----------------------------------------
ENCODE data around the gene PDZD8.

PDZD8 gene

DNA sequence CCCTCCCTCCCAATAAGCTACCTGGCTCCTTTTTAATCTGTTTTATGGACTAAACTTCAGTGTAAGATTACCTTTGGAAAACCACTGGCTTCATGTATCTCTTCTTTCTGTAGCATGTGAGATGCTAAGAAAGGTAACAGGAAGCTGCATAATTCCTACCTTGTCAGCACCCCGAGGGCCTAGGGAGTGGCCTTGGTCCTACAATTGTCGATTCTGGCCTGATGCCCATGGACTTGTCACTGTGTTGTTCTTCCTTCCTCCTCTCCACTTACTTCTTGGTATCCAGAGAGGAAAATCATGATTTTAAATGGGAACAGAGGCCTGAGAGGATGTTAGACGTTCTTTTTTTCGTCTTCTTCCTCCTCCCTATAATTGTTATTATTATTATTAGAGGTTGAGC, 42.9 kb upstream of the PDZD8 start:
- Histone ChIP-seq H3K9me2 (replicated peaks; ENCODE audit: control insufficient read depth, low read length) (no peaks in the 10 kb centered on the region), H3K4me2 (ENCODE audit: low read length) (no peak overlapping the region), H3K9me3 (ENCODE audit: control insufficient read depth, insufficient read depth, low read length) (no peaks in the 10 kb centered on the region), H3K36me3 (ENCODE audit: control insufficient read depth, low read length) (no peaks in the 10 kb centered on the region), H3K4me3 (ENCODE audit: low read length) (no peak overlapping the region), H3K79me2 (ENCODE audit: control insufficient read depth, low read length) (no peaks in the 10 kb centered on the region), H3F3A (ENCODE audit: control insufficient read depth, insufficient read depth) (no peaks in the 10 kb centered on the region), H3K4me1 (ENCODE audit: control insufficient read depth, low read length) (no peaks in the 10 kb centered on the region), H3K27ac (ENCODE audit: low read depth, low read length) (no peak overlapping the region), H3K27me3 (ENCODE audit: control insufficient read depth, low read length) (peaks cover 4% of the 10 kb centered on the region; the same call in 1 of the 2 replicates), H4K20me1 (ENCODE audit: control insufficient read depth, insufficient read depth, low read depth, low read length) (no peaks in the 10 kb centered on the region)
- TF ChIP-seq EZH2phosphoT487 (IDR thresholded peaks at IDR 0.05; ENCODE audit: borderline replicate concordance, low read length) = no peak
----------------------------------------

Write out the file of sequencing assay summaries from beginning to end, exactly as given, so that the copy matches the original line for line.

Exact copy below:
ENCODE data around the gene PDZD8.

PDZD8 gene

DNA sequence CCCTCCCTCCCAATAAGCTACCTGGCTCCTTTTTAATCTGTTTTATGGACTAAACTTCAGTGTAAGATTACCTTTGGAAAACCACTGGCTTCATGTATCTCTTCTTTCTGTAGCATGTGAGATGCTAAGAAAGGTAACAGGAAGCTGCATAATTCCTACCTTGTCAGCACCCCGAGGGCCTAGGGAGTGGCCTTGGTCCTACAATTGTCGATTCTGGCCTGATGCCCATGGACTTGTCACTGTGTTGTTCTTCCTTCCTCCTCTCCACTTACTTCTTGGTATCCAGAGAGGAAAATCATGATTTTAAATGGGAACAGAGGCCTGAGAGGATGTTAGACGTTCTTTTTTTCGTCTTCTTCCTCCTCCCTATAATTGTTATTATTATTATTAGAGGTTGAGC, 42.9 kb upstream of the PDZD8 start:
- Histone ChIP-seq H3K9me2 (replicated peaks; ENCODE audit: control insufficient read depth, low read length) (no peaks in the 10 kb centered on the region), H3K4me2 (ENCODE audit: low read length) (no peak overlapping the region), H3K9me3 (ENCODE audit: control insufficient read depth, insufficient read depth, low read length) (no peaks in the 10 kb centered on the region), H3K36me3 (ENCODE audit: control insufficient read depth, low read length) (no peaks in the 10 kb centered on the region), H3K4me3 (ENCODE audit: low read length) (no peak overlapping the region), H3K79me2 (ENCODE audit: control insufficient read depth, low read length) (no peaks in the 10 kb centered on the region), H3F3A (ENCODE audit: control insufficient read depth, insufficient read depth) (no peaks in the 10 kb centered on the region), H3K4me1 (ENCODE audit: control insufficient read depth, low read length) (no peaks in the 10 kb centered on the region), H3K27ac (ENCODE audit: low read depth, low read length) (no peak overlapping the region), H3K27me3 (ENCODE audit: control insufficient read depth, low read length) (peaks cover 4% of the 10 kb centered on the region; the same call in 1 of the 2 replicates), H4K20me1 (ENCODE audit: control insufficient read depth, insufficient read depth, low read depth, low read length) (no peaks in the 10 kb centered on the region)
- TF ChIP-seq EZH2phosphoT487 (IDR thresholded peaks at IDR 0.05; ENCODE audit: borderline replicate concordance, low read length) = no peak